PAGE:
If you want your company to become a player on the world stage, it’s going to take a lot of work – and a lot of money.
But exactly how much capital do you need and when should you start seeking it? What does “pre-seed”, “seed ” and “Series A” funding even mean? Is there a way to get around this stuff? Unless you’re already incredibly wealthy, probably not.
In fact, if you want your company to become a global leader in its sector, you better make sure it’s ready to step to the global competition, even if you’re seeking money at home.
“When you’re competing for capital, you’re competing on a global scale. Just because you’re performing well in New Brunswick in your sector, you still need to hit the $180,000 monthly revenue threshold to raise that Series A round,” says Ray Fitzpatrick, director of investments at the New Brunswick Innovation Foundation (NBIF).
“These metrics we’ve seen hold throughout, and it’s a global competition for capital. Nobody is going to fund you just because you’re one of the better companies in New Brunswick. You need to be one of the best companies globally.”
Fitzpatrick gave us the rundown on what each type of startup funding means, and what your business needs to get there:
What qualifies as “pre-seed” funding changes year-over-year depending on where the market is , but right now, it usually means that you’re looking to raise less than $1 million.
“At this stage, you’re really trying to build something. You have an idea for a product, and you might have proof-of-concept. You might have a demo, but it might not be fully functioning,” says Fitzpatrick. “You could have some customers in some rare circumstances. You could have letters of intent, things of that nature, but you’re not very far along. You have a really cool idea and you’re trying to see if it has legs.”
NBIF participates in pre-seed funding through its Startup Investment Fund, which is investments anywhere from $100,000 to $200,000. A lot of the time, the pre-seed companies NBIF invests in are ones the team comes across on their own.
“We don’t get a lot of cold applications on the venture capital side,” says Fitzpatrick. “It’s usually from our team being out in the community and listening to ideas from students and professors at the universities. Or we go to Venn and Planet Hatch to see what other entrepreneurs are thinking of.”
If an organization like NBIF participates in a pre-seed round, they will continue to work with the company as it grows.
“Whenever we meet with someone, generally they’re in the pre-seed category where we’re trying to get to know them. I like to say that it’s cheap due diligence for NBIF. You never know how someone is going to act until you start really working with them. We put $100,000 to $200,000 in and see what the relationship is like,” says Fitzpatrick.
“Do they take advice well? Do they report regularly? Or do they ghost us and we don’t hear from them for nine months until they run out of cash and want more?”
After pre-seed funding, the next fundraising milestone will be your seed round, where you’ll look to raise $1-million – $3-million.
Companies at this stage are starting to build a customer base and making around $30,000 in recurring monthly revenue and are looking to take it to the next level.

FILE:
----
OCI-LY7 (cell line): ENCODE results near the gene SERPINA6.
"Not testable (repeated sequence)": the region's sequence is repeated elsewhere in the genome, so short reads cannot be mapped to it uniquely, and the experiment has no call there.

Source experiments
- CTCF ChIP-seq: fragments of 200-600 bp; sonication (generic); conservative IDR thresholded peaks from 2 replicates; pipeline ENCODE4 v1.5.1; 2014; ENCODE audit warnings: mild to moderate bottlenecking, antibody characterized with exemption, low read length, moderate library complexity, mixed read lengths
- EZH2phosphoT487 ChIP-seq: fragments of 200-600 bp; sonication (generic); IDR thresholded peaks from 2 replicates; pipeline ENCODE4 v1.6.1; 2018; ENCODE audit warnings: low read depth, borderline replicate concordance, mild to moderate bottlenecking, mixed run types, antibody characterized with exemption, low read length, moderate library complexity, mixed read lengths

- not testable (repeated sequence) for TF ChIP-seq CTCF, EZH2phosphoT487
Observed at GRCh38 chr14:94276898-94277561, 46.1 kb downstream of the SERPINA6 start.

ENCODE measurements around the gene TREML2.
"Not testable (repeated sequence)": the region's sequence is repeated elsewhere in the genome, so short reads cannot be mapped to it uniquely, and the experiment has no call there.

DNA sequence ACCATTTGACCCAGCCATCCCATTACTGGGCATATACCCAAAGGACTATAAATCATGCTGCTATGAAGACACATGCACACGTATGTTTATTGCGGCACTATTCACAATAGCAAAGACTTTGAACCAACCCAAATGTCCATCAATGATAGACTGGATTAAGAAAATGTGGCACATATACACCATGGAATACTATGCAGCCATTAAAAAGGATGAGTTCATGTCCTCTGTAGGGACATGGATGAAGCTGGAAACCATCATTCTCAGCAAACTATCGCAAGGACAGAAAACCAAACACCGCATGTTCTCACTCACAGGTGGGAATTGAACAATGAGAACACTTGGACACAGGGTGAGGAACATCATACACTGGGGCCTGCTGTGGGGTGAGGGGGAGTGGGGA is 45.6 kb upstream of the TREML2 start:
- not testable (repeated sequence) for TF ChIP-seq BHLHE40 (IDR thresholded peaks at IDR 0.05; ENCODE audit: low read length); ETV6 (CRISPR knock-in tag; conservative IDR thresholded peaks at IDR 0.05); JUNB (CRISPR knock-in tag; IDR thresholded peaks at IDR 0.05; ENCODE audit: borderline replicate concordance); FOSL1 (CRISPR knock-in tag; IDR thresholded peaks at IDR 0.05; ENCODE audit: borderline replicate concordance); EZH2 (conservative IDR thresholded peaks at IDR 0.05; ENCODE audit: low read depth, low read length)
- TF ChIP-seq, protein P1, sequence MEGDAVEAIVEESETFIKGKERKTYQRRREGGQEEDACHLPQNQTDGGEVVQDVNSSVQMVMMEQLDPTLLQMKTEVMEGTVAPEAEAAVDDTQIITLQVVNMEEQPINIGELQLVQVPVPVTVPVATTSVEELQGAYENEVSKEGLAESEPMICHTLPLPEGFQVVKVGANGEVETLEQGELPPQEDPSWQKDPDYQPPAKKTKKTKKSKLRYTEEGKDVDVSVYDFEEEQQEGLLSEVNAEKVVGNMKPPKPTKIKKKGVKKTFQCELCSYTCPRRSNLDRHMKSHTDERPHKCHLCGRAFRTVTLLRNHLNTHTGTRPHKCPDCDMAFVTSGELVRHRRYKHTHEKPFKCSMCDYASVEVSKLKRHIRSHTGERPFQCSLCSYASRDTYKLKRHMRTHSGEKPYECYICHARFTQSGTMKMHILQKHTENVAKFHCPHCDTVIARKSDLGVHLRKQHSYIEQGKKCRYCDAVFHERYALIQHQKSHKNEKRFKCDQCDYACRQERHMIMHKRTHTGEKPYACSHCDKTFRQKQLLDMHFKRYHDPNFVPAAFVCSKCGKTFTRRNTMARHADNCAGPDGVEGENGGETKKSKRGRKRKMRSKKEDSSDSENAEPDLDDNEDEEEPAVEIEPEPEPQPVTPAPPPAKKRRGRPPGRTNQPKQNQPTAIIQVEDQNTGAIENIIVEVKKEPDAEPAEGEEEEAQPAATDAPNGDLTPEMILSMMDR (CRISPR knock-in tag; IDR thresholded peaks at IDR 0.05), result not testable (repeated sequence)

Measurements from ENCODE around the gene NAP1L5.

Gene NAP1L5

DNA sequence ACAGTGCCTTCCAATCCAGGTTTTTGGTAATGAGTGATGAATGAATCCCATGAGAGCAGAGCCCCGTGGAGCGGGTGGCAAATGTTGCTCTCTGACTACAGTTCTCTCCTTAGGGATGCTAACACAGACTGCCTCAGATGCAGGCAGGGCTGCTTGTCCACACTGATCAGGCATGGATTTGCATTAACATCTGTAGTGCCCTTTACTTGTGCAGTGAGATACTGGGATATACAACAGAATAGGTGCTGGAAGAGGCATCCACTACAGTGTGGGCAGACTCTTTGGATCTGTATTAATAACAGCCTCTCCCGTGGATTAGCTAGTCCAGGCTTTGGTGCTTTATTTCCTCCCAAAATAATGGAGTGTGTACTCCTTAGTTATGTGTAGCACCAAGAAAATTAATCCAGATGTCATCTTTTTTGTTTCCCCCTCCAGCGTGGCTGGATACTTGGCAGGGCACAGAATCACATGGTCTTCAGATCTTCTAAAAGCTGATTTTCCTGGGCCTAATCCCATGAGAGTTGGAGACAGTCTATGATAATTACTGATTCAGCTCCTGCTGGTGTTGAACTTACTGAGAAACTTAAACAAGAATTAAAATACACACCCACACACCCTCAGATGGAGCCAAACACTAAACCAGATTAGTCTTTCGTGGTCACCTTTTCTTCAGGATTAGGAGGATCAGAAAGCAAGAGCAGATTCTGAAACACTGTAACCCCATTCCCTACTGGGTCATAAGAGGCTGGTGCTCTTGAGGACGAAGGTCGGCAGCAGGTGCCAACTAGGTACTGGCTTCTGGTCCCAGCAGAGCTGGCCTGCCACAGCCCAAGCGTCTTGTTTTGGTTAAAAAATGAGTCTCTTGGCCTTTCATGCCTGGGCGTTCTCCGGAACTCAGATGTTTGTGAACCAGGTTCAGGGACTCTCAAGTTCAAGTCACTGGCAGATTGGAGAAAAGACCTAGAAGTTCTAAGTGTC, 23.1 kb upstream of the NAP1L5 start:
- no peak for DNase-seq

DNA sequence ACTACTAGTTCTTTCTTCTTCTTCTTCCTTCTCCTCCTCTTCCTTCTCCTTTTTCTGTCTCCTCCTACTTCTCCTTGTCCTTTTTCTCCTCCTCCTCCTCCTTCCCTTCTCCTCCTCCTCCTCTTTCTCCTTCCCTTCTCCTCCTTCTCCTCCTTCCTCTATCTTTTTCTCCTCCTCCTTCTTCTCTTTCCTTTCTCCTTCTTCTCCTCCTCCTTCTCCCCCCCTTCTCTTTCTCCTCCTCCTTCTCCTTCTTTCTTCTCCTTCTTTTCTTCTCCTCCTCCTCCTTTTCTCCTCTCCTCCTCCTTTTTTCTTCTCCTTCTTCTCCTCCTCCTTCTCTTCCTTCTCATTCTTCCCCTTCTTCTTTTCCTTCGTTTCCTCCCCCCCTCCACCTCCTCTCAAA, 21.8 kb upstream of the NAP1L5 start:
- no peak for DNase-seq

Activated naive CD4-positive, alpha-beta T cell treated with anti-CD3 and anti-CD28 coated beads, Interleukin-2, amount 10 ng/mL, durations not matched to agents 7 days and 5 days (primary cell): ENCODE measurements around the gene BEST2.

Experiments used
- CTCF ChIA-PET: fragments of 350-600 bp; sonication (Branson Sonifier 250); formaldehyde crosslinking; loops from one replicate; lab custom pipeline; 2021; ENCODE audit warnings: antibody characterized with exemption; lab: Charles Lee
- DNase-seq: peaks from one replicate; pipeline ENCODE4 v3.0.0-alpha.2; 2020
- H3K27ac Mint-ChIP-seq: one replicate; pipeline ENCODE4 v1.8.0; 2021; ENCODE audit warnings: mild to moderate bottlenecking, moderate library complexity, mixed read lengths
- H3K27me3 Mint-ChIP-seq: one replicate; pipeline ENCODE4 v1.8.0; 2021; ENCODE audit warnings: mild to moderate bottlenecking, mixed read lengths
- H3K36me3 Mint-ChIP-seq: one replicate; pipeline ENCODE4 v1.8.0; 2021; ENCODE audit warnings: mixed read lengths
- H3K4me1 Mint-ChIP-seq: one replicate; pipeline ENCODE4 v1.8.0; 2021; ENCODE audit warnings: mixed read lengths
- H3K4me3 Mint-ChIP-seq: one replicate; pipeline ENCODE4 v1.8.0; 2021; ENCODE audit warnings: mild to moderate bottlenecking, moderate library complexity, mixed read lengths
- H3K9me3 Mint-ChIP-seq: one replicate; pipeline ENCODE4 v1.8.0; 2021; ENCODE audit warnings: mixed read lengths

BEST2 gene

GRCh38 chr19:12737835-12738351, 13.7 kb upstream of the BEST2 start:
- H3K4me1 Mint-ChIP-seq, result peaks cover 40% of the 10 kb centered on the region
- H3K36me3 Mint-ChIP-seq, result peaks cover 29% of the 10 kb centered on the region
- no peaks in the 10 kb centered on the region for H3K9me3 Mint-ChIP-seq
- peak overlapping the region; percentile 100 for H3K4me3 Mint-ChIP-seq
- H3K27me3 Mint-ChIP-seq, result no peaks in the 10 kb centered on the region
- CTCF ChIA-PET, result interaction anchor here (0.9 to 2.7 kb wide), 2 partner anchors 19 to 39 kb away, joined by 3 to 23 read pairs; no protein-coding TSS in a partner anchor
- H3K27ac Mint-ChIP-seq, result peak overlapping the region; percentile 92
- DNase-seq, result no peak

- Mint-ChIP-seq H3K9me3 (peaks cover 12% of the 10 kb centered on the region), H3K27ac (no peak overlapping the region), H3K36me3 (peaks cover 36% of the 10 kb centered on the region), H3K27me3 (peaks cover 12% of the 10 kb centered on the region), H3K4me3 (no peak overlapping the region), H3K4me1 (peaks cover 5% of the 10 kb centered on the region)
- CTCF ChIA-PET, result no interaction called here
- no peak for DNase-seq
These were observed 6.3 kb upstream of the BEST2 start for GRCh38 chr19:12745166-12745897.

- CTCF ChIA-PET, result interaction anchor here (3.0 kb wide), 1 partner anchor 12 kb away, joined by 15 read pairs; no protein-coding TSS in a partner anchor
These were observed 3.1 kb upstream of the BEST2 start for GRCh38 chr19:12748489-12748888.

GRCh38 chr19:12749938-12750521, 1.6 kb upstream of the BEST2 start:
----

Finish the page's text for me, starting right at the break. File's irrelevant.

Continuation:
“You’re out of the ‘let’s building something’ stage. You usually have some customers. You’re hopefully seeing some repeatable patterns with those customers,” says Fitzpatrick. “At this point, you’re trying to take the $1-million to $3-million and really push it to a lot of marketing and sales efforts and some product development. You’re trying to build your customer base.
NBIF also contributes to seed rounds for New Brunswick startups. Oftentimes with companies they’ve worked with in the pre-seed round.
“Our model at NBIF is whenever we do pre-seed financing, we always want them to keep moving up the chain of raising more money. Building globally relevant, billion-dollar companies, it takes more than $200,000, it takes more than $1 million,” says Fitzpatrick.
Series A Funding
Series A funding is when you’re looking to raise $3-million – $10-million and have roughly $180,000 monthly recurring revenue. You likely have around 50 employees and have established repeating sales patterns. At this point, you have a lot figured out, and the focus is on growth.
“It’s more, ‘let’s put more money into repeating what we know works’ as opposed to ‘let’s put money into figuring out what might work,’ ” says Fitzpatrick. “It’s about repeatability and putting fuel on the fire in order to explode and have rapid growth.”
Laid out like this, it seems like raising capital is as easy as 1,2,3. But it’s not. In fact, Fitzpatrick says it not unusual for startups to take a while to get to that level. That’s normal.
“It’s a lot more volatility than just ticking up the latter, unfortunately, but that’s the way it goes,” says Fitzpatrick. “When I look at our portfolio right now, we have 60 companies. I’d say about a third of them are in that seed-stage range , they’re trying to graduate to the next level, and the other 2/3 would be in the seed and Series A stage.”
It’s Never Too Early to Reach Out
All this may seem confusing an intimidating. That’s where organizations like NBIF come in. Besides investing in New Brunswick’s most promising startups, they’re also a resource for both established and aspiring entrepreneurs alike to help guide along the right path.
“It might be a misconception that’s out there, that when people want to discuss their business, they need to have a full pitch deck and come in looking for capital,” says Fitzpatrick.
“We actually prefer to meet people when they’re not looking for capital. It takes a long time to get to know somebody, to build trust and to learn about the business. We’re looking right from the early stages to get to know entrepreneurs.”